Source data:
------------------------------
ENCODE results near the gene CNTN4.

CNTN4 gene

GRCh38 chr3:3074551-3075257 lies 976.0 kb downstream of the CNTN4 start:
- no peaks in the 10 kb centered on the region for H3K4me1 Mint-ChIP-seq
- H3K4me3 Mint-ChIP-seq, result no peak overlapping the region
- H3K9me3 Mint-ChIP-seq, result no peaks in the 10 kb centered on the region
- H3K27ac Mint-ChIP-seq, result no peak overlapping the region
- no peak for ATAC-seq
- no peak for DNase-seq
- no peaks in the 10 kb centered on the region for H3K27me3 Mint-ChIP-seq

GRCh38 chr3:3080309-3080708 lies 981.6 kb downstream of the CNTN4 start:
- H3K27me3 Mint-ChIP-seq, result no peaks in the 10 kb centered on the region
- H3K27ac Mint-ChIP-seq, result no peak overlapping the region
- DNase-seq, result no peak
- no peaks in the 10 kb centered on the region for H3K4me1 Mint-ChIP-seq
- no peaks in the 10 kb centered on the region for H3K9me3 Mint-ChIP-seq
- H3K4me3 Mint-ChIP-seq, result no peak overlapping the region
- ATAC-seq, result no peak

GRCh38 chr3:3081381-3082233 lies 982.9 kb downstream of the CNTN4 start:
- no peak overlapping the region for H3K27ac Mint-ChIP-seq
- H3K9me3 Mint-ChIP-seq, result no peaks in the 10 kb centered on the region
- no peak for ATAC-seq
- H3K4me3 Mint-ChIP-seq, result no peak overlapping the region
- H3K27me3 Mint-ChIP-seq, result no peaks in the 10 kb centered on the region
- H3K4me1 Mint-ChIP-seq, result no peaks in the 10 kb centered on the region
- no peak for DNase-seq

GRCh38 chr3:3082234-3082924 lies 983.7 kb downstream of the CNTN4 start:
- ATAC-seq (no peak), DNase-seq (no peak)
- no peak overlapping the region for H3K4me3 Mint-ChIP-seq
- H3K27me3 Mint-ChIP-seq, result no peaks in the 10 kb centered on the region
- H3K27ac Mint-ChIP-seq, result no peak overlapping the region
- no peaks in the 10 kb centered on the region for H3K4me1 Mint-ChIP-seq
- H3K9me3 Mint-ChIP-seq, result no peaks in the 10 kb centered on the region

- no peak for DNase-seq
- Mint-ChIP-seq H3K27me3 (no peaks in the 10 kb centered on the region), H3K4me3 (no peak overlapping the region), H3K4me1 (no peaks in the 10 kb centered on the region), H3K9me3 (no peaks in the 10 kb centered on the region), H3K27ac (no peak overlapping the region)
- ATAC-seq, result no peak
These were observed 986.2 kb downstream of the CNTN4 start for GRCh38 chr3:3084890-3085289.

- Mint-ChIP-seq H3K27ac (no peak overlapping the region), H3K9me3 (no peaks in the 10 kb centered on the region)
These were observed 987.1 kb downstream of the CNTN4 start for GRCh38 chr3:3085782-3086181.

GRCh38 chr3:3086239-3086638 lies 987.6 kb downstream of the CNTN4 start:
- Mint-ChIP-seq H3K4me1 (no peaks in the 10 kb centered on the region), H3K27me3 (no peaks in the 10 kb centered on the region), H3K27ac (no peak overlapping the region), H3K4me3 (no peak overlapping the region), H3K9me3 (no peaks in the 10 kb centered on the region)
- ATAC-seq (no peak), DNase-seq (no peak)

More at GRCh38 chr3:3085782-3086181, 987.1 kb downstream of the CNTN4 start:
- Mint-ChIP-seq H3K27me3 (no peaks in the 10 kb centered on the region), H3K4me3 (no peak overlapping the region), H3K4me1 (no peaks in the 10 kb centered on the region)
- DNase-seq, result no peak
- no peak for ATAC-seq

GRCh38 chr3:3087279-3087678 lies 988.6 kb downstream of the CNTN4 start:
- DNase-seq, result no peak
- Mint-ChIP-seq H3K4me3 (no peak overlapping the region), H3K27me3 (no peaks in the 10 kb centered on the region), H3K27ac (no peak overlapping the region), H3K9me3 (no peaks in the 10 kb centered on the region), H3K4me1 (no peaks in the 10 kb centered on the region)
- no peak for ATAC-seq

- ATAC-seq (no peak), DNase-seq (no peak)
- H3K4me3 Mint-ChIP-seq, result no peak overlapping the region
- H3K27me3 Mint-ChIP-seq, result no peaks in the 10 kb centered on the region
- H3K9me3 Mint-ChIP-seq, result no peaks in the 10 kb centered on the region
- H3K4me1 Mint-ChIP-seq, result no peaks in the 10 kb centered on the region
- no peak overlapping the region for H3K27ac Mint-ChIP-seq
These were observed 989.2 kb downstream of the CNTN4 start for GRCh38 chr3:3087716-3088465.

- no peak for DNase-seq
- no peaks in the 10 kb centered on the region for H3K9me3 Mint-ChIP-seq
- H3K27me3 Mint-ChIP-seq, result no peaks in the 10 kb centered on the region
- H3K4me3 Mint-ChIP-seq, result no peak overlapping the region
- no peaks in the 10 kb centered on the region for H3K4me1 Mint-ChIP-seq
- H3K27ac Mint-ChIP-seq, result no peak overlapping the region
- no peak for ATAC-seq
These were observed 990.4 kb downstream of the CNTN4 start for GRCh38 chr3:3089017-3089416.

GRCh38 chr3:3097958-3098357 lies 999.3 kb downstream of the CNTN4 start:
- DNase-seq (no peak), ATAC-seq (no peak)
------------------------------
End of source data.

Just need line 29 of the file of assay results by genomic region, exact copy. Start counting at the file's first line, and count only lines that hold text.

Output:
- no peak overlapping the region for H3K4me3 Mint-ChIP-seq